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PrivacyLx website

This is the website for the PrivacyLx Privacy group based in Lisbon.

website's screenshot

It is based on boostrap and uses hugo to generate the static website from the Markdown files

PrivacyLx website is also available under an onion service:

Getting started

Our website is generated from markdown to HTML with Hugo.

  • download the version v54 (wanna help upgrade?)
  • extract it and execute it with ./hugo -D server
  • open a browser on
  • and you should now see your version of the website. Any changes made will be immedialtely reflected there.

Adding content

Since the website is based in Hugo, adding new posts / events is as simple as creating a markdown file in the right directory

With hugo you can do this via command line with Hugo. We are using version 54 which you can download here

# for a blog post
hugo new post/

# for an event
hugo new event/

Overview of the structure:

├── content -------> add content here
│   ├── events --------------> (add an event)
│   │   ├──
│   │   └──
│   ├── post ----------------> (add a blog post)
│   │   ├──
│   │   └──
│   └── resources -----------> (add slides or pdf)
│       ├──
│       └──
├── static
│   ├── img ----------------> where images are stored
│   │   └── image1.png
│   └── slides--------------> where slides are stored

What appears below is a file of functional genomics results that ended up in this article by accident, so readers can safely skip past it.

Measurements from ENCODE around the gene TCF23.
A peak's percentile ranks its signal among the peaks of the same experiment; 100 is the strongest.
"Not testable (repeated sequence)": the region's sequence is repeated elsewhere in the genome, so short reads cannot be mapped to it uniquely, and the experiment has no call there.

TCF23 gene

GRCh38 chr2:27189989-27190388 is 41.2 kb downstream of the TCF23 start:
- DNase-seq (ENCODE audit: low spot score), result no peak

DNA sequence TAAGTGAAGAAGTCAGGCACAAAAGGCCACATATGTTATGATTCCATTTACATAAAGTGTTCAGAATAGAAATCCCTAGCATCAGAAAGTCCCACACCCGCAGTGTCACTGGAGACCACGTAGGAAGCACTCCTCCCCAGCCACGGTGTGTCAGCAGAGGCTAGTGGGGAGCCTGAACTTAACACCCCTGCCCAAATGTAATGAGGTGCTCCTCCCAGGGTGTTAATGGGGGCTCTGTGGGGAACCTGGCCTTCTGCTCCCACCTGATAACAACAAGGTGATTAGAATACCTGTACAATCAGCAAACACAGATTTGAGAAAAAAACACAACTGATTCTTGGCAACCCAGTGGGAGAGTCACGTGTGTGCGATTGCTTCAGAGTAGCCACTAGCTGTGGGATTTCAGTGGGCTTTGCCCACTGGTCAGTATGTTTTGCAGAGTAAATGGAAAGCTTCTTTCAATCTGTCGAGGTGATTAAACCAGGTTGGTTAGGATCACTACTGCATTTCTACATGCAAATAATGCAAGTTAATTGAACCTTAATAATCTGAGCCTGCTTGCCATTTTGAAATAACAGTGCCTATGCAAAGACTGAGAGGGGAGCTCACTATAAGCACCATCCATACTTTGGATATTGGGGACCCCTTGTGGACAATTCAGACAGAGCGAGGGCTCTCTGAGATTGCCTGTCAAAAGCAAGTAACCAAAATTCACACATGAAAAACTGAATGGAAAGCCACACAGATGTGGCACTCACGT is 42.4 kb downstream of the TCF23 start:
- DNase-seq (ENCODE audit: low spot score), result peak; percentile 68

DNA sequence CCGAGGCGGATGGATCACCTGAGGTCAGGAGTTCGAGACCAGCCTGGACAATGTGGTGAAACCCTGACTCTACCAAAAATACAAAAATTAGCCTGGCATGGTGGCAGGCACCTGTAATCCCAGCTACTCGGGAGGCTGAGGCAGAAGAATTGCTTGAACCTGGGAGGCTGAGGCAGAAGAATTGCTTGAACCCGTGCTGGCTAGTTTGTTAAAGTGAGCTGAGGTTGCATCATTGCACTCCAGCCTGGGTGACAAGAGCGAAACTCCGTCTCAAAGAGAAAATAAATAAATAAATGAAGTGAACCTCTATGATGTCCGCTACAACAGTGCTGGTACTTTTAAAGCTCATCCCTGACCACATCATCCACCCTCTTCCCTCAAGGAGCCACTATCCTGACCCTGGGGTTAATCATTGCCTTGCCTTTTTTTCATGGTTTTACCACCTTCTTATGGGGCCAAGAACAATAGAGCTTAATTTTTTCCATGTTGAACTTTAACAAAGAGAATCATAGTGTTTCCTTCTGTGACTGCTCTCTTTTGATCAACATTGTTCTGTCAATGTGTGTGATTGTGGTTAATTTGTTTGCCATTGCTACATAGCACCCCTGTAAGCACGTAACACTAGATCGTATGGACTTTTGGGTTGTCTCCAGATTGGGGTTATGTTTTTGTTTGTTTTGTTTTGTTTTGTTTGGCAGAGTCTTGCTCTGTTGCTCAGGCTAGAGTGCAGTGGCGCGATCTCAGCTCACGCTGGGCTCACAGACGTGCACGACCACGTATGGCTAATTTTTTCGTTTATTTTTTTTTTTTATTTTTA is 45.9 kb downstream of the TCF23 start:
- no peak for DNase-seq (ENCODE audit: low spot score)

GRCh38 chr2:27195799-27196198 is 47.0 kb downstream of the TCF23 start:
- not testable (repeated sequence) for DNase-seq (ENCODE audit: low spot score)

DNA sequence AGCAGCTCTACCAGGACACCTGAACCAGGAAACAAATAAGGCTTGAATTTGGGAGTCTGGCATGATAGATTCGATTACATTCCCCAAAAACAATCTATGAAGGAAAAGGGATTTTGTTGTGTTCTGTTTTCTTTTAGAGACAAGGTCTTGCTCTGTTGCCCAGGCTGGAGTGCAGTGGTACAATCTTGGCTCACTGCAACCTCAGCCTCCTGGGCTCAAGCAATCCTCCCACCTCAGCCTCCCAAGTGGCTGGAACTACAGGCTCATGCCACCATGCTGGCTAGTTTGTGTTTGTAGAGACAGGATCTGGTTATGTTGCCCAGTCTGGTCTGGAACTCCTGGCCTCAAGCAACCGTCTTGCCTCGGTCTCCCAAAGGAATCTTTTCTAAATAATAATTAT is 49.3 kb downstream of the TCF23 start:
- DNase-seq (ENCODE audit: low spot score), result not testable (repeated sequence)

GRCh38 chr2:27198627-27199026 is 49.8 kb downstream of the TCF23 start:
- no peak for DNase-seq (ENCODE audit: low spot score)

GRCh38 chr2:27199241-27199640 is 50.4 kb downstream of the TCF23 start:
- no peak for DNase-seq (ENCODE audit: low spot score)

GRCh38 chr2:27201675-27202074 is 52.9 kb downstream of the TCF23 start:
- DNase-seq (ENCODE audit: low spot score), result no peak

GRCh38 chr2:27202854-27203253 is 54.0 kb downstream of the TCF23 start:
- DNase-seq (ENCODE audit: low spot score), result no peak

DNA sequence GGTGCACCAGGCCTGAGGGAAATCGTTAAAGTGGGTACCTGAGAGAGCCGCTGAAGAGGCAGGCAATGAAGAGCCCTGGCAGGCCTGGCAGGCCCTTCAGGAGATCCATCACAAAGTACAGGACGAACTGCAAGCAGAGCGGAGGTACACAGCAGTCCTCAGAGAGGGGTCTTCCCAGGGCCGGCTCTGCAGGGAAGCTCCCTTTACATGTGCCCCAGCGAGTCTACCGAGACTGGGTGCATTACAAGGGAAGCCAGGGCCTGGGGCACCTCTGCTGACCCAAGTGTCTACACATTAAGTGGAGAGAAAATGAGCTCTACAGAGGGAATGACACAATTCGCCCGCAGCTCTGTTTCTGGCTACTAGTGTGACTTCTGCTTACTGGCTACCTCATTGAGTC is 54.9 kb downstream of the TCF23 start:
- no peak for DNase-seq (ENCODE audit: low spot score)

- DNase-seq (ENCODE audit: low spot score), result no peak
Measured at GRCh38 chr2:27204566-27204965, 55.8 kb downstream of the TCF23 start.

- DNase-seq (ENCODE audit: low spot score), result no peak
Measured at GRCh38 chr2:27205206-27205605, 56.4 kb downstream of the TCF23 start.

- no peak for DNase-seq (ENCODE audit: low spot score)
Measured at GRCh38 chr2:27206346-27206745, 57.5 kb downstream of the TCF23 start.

│       ├── slide1.pdf         (this is a git submodule)
│       └── sliderevealjs.html
└── themes -----------------> theme configuration

Adding an Event

For that, in the website root directory you type hugo new content/events/[name-of-event-separted-by-dashes].[en|pt].md which will generate a template for you to fill.

just copy and paste some content's markdown from the type of content that you want in order to add it.

Post metadata

This is what is at the top of every markdown file and it makes the post have certain things.

Here's a sample metadata (some things only apply to events)

title: "Just an example title"
publishdate: 2020-07-13
date: "replace with date of event"
image: "/img/[put image in /static/img/]"
description: "this description will show up in the homepage"
comments: true
tags: ["privacidade", "internet", "liberdade"]
metadata Explanation
title The title of the post
publishdate Today usually. But can be useful to schedule posts
date If an event, this will be the date of the event
description Summarized post. Should be about 1-2 lines and will show up in the homepage
comments Posts automatically a new post on the forum linking to website and adds comments at the bottom of the article/event
tags Tags that fit the content. This makes it easier for people to find related posts / events

Adding images and presentations

All static content goes under /static/ and is is referenced as though it was in the root of the website.

The presentations are a git submodule under /static/slides. They point to and so, the should be added there instead. In addition to that, you should create a markdown file under /content/resources/[name-of-the-presentation].md in order to add it to the website's index of presentations over at

Note on revealjs presentations: since they are html, js and css, we can show them directly on the index page. This can be done by adding in the markdown file [name-of-the-presentation].md the following

{{< revealjs [name-of-slide-index.html] >}} but without the html part.

Fox example: {{< revealjs cifra-te-ou-devoram-session00 >}} for the presentation stored in /static/slides/cifra-te-ou-devoram-session00.html



  • unix-based system
  • caddy webserver
  • hugo - generates the static